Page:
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May 21, 2008

Embattled M&S boss comes out fighting

Once hailed as the saviour of Marks & Spencer, chief executive Sir Stuart Rose has faced questions over his leadership since the turn of the year. A set of mixed annual results has cast further doubt on the outlook for the company's food business but, as Dean Best reports, the M&S boss believes he has the right strategy to reinvigorate the group.

By Dean Best

Once hailed as the saviour of Marks & Spencer, chief executive Sir Stuart Rose has faced questions over his leadership since the turn of the year. A set of mixed annual results has cast further doubt on the outlook for the company’s food business but, as Dean Best reports, the M&S boss believes he has the right strategy to reinvigorate the group. 


After weeks in the firing line, Sir Stuart Rose, chief executive of UK retailer Marks & Spencer, has come out fighting.


Sir Stuart, who rejoined M&S in 2004 and had been hailed for revitalising one of the flagship names in UK retail, has faced criticism from all sides since the New Year.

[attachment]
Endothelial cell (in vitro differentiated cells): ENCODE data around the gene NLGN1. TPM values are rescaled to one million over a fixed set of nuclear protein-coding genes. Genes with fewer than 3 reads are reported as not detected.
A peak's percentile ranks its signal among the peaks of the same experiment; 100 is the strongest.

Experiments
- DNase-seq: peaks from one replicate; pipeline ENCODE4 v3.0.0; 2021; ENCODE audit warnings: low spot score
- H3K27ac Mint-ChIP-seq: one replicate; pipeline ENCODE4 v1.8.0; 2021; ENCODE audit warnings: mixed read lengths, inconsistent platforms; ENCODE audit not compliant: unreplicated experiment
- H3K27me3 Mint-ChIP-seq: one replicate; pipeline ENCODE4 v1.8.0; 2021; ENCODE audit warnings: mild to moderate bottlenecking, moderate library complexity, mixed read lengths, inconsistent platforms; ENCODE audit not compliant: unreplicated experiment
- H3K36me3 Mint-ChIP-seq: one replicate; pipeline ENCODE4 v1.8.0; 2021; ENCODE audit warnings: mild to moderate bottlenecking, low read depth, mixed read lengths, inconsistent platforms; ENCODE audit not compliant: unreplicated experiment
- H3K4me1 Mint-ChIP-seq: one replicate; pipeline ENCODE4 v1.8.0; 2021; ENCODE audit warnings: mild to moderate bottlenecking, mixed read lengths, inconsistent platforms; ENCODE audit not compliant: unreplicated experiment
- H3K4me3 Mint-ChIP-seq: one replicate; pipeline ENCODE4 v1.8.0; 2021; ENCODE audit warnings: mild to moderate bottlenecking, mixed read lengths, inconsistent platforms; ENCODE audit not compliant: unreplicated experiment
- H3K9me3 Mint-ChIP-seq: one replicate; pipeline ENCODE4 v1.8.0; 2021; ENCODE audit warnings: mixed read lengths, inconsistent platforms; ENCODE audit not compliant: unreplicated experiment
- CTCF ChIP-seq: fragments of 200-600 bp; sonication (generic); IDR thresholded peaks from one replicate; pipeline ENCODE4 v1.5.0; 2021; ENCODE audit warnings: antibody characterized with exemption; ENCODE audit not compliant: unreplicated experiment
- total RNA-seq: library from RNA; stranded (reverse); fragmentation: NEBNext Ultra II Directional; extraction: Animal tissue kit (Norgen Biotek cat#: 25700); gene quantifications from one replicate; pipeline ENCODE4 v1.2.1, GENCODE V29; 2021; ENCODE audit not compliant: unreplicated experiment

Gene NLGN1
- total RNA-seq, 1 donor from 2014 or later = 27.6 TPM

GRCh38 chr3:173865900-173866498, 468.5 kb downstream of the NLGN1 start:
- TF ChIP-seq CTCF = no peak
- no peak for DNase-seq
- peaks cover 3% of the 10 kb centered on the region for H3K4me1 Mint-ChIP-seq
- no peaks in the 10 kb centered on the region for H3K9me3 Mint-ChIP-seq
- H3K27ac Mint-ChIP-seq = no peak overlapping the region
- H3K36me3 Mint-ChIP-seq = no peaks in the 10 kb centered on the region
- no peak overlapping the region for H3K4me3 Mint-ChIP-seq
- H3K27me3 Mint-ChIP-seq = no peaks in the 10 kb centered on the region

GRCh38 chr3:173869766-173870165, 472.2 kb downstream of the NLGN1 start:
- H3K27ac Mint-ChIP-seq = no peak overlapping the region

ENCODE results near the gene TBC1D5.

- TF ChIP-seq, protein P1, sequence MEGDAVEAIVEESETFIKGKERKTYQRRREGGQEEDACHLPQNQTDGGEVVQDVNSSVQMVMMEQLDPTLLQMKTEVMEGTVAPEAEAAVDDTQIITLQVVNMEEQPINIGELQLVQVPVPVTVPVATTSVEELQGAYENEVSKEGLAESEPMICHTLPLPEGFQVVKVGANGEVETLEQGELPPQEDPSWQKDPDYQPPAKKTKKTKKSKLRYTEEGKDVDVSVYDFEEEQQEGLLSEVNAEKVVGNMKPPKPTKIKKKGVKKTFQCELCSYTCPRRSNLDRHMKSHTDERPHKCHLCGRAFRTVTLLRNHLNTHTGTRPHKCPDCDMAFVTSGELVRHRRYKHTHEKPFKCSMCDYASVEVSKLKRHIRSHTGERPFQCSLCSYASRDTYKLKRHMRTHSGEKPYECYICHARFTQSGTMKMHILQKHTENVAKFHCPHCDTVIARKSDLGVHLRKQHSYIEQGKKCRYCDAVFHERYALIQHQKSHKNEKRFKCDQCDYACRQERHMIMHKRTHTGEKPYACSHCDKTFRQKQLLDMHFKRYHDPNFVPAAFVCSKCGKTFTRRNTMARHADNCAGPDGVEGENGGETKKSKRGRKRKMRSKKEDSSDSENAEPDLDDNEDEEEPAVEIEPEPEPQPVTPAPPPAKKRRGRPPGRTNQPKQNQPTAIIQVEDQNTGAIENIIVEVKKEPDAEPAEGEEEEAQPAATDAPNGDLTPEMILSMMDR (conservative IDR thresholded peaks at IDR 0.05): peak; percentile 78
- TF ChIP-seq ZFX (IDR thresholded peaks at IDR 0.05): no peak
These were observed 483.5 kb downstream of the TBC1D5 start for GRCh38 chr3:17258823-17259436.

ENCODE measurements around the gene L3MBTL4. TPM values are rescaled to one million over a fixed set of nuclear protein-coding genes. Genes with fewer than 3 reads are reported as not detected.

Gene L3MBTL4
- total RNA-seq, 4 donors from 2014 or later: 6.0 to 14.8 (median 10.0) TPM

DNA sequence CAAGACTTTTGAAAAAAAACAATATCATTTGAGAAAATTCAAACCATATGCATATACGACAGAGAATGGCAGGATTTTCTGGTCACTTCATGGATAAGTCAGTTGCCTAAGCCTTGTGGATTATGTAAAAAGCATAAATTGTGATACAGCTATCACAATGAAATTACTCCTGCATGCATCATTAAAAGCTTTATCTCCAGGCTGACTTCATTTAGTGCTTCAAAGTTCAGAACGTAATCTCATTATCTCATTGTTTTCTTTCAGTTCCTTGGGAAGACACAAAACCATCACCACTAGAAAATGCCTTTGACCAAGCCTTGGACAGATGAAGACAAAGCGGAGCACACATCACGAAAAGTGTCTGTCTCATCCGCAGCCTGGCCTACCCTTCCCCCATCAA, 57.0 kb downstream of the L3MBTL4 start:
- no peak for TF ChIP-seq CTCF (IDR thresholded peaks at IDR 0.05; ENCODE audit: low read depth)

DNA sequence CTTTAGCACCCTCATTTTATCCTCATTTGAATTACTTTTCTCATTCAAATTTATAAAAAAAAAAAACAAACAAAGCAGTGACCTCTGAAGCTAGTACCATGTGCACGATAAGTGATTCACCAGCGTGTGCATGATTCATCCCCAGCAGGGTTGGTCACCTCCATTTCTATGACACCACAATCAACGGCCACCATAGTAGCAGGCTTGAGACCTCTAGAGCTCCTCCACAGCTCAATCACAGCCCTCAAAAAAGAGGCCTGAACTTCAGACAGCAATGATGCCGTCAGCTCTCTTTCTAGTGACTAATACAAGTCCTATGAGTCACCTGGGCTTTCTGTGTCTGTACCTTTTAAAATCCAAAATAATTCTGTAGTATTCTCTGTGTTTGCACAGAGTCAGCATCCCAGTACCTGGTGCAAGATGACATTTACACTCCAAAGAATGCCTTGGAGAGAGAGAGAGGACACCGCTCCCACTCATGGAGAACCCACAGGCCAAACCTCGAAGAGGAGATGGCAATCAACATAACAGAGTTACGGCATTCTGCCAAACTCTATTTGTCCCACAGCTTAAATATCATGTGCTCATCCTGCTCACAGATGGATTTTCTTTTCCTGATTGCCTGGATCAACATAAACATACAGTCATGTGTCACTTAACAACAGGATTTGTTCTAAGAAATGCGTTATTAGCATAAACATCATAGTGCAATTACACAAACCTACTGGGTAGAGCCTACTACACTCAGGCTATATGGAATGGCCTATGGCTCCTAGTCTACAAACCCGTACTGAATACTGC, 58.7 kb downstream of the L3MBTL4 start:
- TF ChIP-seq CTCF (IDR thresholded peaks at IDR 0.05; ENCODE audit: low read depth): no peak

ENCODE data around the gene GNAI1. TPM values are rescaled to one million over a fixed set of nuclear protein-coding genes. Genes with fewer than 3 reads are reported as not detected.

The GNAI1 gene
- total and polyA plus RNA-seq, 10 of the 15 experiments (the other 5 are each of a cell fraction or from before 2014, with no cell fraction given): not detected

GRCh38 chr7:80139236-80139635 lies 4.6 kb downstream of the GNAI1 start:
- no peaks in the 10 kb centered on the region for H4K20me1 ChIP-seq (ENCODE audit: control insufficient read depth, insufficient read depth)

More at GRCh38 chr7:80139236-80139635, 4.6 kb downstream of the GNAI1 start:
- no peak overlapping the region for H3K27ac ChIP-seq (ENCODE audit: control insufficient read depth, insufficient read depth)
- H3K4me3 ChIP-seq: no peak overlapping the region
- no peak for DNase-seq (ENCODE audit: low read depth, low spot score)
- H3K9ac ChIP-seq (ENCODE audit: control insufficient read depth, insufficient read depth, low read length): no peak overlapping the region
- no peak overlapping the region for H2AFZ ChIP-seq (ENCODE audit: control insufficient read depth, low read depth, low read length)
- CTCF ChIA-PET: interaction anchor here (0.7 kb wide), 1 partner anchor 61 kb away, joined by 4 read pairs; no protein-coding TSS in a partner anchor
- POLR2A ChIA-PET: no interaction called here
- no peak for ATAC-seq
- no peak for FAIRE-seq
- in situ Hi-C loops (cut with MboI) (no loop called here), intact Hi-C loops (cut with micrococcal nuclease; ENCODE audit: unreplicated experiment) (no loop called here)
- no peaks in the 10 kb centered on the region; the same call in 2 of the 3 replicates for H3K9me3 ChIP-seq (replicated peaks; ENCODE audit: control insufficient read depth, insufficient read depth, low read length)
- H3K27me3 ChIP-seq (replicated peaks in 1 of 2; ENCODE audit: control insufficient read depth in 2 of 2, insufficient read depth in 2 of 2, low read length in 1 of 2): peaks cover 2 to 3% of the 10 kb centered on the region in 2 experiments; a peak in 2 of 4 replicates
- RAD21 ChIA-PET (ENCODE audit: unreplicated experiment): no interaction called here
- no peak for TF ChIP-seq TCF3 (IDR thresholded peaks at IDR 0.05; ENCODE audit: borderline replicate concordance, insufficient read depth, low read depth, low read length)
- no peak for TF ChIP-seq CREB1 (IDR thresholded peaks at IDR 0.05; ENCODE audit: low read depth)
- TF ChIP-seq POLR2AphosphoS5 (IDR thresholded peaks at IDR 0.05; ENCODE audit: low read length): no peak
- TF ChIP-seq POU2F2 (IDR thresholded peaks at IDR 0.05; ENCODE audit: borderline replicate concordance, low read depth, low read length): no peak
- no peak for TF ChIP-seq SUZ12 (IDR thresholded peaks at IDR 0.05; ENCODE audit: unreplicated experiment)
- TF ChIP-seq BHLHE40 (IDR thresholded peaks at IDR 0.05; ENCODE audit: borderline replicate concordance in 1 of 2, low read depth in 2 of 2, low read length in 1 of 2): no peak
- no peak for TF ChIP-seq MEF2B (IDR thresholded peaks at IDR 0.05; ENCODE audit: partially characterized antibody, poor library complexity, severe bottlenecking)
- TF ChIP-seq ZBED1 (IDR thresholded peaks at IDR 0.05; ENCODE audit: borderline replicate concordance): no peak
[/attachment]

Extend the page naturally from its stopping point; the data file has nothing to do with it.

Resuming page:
Weak trading over Christmas, tension with key food suppliers and controversy over his role at M&S meant the 58-year-old had plenty of questions to answer yesterday (20 May) as the company published its annual results.


A cursory look at the headline numbers showed that M&S had reached a landmark figure for retailers and made GBP1bn (US$2bn) in profits over the last 12 months. However, a more detailed examination reveals that M&S had, at best, a mixed year – and remains wary about its prospects for the year ahead.


Pre-tax profits were up 4.3% to just over the GBP1bn-mark, while revenues rose 5.1% to GBP9bn. However, M&S said like-for-like sales in the UK had fallen 1.7% over the last three months – the second successive quarter in which sales had fallen.


That fall led M&S to report that like-for-like sales had dipped 0.5% during the whole year, with food sales down 0.4%. It also prompted a downbeat assessment of trading from Sir Stuart. “Trading for the first seven weeks of the year has been mixed,” he said. “April was, as expected, a difficult month, reflecting dramatically different weather patterns compared with the same period last year. May to date has shown a marked improvement although we remain cautious about consumer sentiment.”